Audio editingIn Music, Audio editing is the process of taking recorded sound and changing it directly on the recording medium.
Audio editing was a new technology that developed in the middle part of the 20th century with the advent of magnetic tape recording. Originally, editing was done on reel-to-reel tape machines and edits were made with straight razors and special tape to connect pieces of tape that had been cut. Audio editors would listen to recorded tapes at low volumes, and then located specific sounds using a process called scrubbing, which is the slow rocking back and forth of the tape reels across the playback heads of the tape deck
With the development of microcomputer technology, and specifically the Macintosh, Sound Recordists were able to digitize their recordings and edit them as files on a computer's hard disk. The earliest program to become widely used in this application was a wave editor called Sound Designer in the late 1980s and early 1990s. Sound Designer was created by a company called Digidesign who achieved early industry dominance. In recent years, however, that dominance has been challenged by a number of companies attempting to steal a portion of Digidesign's market share.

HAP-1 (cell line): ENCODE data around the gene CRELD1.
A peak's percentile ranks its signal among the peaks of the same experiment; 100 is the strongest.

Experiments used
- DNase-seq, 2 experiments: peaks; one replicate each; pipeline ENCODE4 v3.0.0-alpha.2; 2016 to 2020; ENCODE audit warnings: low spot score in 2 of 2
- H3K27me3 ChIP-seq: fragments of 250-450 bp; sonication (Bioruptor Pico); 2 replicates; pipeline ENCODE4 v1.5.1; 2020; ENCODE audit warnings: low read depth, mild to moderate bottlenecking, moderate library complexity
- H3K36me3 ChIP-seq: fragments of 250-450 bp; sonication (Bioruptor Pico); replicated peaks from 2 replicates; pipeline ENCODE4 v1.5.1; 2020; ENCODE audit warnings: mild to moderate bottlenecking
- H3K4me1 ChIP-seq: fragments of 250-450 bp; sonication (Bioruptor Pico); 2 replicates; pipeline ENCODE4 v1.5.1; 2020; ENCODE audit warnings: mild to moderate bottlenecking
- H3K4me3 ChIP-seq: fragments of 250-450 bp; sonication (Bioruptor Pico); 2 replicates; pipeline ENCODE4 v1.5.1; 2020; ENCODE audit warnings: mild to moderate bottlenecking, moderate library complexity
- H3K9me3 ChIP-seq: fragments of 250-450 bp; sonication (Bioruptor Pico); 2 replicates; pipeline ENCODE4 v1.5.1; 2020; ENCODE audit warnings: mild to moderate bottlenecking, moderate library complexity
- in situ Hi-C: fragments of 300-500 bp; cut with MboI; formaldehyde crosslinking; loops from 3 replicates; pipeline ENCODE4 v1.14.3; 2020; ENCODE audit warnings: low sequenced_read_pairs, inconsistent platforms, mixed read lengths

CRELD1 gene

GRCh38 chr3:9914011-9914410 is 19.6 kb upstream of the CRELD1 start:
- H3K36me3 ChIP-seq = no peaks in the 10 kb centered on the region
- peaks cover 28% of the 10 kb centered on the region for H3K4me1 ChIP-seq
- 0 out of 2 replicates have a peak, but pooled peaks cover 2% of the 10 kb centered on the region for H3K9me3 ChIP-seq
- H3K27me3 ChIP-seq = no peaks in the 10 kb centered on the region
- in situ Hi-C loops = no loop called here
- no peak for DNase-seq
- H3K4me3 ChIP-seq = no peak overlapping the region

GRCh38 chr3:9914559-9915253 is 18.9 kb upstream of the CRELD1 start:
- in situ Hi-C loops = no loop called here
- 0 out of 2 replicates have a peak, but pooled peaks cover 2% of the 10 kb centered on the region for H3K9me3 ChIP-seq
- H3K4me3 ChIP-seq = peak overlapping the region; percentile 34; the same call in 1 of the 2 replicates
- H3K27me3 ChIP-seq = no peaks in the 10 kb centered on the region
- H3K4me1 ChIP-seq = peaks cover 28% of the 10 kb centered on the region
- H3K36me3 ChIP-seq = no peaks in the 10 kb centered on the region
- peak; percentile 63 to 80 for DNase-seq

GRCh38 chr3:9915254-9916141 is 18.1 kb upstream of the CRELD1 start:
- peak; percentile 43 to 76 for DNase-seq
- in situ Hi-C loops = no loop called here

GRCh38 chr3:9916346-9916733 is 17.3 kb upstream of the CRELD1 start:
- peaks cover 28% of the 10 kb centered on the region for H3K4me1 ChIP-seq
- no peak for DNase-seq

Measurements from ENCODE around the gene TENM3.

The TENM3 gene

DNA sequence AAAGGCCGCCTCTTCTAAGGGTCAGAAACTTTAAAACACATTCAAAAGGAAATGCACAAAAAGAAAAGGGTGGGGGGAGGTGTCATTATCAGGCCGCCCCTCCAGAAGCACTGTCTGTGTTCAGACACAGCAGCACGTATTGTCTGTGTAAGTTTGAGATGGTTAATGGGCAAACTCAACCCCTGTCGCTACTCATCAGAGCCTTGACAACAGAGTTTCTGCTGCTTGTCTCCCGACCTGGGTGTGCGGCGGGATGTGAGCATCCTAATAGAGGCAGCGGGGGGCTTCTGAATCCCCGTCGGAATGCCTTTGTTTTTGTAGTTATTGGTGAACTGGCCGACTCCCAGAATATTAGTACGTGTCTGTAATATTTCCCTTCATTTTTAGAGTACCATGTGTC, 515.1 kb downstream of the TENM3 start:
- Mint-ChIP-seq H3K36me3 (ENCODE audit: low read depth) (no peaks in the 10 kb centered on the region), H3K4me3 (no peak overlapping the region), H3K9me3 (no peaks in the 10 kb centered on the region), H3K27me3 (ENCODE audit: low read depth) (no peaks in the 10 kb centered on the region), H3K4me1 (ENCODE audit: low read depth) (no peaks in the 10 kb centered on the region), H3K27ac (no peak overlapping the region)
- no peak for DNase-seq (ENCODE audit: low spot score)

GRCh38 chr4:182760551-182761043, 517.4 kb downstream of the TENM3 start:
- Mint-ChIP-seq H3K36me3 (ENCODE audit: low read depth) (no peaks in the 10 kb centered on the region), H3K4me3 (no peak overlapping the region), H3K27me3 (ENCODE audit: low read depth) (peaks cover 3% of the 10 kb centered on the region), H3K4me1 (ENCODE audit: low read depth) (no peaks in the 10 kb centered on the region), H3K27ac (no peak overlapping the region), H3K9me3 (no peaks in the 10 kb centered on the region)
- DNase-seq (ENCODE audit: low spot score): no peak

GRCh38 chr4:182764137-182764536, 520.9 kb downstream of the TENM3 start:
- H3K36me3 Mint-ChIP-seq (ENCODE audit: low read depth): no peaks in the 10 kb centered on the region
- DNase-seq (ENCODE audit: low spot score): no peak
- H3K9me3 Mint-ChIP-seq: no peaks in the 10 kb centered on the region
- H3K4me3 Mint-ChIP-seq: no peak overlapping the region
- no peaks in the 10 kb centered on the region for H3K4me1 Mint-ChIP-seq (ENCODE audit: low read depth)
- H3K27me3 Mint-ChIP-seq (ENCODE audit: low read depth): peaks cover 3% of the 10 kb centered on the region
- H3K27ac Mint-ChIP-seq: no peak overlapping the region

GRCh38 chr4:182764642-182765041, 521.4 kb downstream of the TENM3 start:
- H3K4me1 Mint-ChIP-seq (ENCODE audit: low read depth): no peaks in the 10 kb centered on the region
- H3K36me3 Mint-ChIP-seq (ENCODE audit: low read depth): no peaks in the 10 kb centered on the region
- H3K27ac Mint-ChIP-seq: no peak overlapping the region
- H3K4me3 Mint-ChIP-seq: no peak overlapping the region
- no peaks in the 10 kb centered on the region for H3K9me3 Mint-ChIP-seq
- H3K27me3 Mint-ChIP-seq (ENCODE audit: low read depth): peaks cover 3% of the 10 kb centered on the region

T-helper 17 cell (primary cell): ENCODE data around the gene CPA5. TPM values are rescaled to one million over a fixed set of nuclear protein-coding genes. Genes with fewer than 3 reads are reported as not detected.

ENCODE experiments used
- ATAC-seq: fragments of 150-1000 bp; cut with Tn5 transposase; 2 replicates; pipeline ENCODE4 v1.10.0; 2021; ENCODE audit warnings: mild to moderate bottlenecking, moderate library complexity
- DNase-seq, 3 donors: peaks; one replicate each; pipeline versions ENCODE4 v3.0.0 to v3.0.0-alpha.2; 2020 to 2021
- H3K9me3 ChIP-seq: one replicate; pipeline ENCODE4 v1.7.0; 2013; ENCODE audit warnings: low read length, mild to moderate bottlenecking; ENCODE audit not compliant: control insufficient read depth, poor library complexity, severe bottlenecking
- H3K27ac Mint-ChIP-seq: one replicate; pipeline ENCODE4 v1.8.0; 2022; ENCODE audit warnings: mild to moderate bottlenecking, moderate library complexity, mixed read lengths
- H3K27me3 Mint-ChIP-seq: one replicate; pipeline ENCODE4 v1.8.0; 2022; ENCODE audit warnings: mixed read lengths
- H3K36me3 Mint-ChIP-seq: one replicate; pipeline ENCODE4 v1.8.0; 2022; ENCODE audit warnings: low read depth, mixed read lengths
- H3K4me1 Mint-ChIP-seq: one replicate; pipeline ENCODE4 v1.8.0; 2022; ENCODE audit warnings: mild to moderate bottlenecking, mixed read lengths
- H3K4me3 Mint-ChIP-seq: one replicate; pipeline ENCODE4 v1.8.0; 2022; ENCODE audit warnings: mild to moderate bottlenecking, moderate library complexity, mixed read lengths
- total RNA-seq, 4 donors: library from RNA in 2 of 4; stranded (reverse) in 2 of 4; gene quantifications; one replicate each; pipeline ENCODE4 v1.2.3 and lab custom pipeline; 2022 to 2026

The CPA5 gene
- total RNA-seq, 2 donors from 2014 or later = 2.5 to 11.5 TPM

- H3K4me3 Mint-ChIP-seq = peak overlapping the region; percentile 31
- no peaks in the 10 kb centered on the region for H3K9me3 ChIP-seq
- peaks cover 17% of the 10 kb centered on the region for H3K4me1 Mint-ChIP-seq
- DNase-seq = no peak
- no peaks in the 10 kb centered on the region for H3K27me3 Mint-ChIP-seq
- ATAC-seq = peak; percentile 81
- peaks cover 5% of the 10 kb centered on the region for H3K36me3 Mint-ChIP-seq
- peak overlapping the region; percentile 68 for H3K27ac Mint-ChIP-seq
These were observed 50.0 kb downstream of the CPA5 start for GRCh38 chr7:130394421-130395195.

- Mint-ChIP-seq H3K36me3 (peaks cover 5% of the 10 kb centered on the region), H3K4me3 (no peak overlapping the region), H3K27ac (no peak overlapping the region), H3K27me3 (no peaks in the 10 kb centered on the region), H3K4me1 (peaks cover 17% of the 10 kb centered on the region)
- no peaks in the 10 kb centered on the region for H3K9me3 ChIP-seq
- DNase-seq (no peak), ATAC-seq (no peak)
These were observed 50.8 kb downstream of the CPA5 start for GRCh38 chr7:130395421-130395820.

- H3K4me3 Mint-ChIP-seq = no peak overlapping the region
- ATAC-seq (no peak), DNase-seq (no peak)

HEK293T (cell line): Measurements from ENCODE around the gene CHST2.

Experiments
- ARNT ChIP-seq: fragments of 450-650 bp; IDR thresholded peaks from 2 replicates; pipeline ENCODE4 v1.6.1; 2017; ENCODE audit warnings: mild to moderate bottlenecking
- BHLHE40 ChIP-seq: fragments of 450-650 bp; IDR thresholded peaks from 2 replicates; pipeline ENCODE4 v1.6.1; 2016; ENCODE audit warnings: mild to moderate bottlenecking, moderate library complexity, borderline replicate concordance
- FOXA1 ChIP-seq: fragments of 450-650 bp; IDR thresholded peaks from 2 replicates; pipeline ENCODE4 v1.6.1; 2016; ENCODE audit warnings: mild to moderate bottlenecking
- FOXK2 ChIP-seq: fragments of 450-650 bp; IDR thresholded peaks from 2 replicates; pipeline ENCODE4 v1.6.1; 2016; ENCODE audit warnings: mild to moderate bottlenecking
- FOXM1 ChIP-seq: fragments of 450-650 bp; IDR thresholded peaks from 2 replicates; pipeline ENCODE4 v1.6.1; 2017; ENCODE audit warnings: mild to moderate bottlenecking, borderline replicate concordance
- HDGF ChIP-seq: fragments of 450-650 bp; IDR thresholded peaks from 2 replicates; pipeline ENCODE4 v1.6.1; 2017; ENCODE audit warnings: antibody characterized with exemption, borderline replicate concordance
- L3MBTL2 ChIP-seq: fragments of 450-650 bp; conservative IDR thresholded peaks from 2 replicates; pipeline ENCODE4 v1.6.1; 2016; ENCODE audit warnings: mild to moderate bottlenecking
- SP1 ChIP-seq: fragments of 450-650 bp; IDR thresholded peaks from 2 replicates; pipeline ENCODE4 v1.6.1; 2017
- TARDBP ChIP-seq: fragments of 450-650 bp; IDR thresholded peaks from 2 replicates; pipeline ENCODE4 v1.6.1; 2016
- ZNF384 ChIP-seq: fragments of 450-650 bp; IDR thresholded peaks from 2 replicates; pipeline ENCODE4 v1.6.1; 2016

In recent years, with the growing popularity of the GNU/Linux OS, a number of Open Source software projects have sprung up in order to develop an open source audio editing program. This movement has been bolstered recently by the development of ALSA, and the Linux Low latency kernel patch, which allow the GNU/Linux Operating System to achieve audio processing performance equal to that of commercial operating systems.